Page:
|Congratulations, David Rees. It's a runaway hit.|
Great shoot with Liz Strianese last week at the Roundhouse. This was such an all-star Beacon cast! Here are some of the folks represented below: Atlas Industries, Jessica Wickham, Modcraft, Niche Modern, Rexhill Furniture and Ten Willow Studios (of the Malfatti Glass). Nice work!
|color study #47|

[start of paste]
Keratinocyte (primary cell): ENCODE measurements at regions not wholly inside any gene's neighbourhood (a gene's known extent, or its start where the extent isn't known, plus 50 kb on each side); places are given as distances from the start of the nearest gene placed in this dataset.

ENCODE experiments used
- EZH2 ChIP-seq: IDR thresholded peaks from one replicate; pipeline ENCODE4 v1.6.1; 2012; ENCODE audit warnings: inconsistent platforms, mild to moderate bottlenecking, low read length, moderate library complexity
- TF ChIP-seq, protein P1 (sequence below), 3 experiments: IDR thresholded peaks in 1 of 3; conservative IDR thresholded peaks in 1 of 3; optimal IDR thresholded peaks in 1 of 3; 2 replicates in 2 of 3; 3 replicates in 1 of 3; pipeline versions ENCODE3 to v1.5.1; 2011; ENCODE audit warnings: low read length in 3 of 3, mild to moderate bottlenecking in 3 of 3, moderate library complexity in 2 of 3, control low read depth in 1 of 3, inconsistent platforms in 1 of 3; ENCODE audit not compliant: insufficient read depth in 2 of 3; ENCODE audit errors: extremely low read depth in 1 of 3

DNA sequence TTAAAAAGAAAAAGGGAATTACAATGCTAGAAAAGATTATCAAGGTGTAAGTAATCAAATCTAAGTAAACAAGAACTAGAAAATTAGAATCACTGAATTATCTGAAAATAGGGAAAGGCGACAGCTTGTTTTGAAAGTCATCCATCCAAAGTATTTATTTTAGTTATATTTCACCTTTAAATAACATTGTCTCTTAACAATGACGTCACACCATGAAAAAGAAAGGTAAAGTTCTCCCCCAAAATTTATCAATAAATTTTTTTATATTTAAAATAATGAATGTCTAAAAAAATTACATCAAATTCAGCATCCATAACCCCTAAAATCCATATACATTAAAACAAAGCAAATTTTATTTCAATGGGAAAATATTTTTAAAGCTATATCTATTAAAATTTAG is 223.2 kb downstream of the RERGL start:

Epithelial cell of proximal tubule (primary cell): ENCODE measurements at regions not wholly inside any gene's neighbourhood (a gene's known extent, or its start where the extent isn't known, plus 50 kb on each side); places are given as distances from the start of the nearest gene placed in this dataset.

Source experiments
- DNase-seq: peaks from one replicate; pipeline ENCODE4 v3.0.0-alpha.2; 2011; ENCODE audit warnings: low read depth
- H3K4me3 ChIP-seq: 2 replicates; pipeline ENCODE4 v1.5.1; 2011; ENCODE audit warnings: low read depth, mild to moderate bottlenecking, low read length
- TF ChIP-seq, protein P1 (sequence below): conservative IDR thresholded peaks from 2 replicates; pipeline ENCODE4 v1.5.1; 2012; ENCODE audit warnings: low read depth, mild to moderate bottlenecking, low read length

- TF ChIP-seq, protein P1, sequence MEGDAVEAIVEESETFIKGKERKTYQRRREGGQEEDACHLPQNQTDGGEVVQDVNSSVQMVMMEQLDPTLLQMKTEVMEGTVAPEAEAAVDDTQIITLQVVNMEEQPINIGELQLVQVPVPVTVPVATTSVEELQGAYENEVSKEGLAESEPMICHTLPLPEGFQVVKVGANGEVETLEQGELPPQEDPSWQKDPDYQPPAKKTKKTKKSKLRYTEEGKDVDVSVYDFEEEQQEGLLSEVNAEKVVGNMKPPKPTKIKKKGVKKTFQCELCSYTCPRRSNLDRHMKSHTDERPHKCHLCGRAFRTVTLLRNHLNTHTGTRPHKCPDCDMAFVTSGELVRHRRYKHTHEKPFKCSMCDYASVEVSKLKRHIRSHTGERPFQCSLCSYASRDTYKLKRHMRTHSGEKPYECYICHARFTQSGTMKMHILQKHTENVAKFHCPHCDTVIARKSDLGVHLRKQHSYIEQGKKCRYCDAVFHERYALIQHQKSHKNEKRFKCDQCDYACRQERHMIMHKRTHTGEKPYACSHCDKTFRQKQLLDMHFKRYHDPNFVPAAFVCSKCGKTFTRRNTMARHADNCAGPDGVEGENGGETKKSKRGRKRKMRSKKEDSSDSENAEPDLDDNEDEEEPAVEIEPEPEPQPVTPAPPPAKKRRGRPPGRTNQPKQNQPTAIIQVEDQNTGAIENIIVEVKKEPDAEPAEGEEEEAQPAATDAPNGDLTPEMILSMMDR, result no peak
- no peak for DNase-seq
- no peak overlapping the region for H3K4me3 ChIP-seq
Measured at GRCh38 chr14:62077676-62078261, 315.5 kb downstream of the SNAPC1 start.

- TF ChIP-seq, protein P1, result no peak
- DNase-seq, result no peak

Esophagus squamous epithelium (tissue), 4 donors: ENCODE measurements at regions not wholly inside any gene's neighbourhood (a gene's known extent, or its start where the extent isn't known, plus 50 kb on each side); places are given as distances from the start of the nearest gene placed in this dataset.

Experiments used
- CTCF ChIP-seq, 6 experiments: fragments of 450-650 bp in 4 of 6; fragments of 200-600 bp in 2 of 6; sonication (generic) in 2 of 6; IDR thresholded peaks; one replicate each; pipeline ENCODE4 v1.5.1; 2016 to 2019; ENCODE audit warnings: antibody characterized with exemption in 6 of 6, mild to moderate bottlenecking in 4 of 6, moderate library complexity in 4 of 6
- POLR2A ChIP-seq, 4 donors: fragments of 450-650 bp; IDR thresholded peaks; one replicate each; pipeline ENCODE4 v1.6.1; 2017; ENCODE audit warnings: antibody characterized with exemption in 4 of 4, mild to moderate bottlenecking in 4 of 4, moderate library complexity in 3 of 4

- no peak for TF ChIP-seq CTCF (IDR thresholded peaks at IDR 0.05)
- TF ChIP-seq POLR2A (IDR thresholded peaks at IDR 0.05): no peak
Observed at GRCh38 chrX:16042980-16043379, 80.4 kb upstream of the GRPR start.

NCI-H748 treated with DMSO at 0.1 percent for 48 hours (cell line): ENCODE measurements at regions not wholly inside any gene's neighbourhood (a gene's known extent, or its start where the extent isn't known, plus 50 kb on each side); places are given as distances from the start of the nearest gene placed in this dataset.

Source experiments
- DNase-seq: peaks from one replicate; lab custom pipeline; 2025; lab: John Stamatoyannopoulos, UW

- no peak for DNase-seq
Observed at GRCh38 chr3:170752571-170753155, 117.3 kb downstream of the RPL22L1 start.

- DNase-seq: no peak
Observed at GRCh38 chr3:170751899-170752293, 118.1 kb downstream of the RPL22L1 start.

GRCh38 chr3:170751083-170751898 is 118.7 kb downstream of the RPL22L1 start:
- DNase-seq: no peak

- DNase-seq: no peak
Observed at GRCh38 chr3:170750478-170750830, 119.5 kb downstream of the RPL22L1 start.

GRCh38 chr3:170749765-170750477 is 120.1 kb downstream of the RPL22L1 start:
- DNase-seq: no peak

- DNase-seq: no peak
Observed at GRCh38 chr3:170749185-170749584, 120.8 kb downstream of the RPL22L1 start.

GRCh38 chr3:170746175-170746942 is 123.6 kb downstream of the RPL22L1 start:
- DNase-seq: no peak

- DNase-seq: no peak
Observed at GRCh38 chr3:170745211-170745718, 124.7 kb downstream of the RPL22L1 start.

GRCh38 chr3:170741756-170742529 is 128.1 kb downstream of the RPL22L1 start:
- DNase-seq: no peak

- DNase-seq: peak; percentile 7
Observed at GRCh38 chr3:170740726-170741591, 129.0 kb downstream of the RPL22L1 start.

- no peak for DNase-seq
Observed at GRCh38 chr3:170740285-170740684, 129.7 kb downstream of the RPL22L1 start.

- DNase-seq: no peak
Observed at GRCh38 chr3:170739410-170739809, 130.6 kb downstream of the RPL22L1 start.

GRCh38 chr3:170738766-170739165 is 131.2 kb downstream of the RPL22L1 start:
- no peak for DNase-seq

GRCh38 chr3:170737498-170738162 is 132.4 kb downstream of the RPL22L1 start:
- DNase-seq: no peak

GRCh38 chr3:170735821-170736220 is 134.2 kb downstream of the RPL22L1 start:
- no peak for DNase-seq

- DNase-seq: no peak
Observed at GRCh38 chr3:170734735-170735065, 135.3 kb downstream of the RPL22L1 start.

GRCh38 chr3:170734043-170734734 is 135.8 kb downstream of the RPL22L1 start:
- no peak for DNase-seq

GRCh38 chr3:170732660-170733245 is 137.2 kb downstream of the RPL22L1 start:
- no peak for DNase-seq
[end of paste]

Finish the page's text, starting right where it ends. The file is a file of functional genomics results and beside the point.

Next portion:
Whenever there is a review by Peter Schjeldahl in the New Yorker, I do my best to read it. More often than not, it's over my head with many ideas and references that I just don't get, but sometimes, just sometimes, I get it in a big way and I read it over and over just for the pleasure of his writing. His recent article about a survey show of abstract art at MOMA is one of those cases. One of my favorite sentences comes early on in the article when he is describing the work of Sophie Taeuber-Arp: "The work bespeaks a subtle eye, a sober mind, and an ardent heart." I don't know who I admire more in this case: Taeuber-Arp for being a person who could be described so amazingly or Schjeldahl for recognizing these qualities in her and putting them together in such a beautiful, succinct way. He describes her work: "Rectangles and squares in black, red, blue, gray and two browns, arranged on an irregular grid, generate a slightly dissonant, gently jazzy, visual harmony that is pleasantly at odds with the tapestry's matter-of-fact, nubbly texture." Delightful! I know! And then, and this is the best description of why anyone would make abstract art that I have ever read: "If you could make something like that, you would drop everything else and do it. You wouldn't need any great reason." And there it is. I came to my love of abstract art late and my minimal practice of it even later, but for me, Schjeldahl's description of why to do it is on the nose: it just feels good and right. I came into my jello pictures out of a need, as a photographer, to do what I do, that is, make pictures, while not representing something. It was a relief to me to pull the context out of my photos and just pay attention to shape and color. Picasso, Schjeldahl informs us, did not think abstract art would fly. He thought that without any recognizable representation in art, there would be no drama. I disagree. I think color and form and the relationships of forms to other forms can, and have been proven to, say a lot. These things are visceral. They go straight to your gut.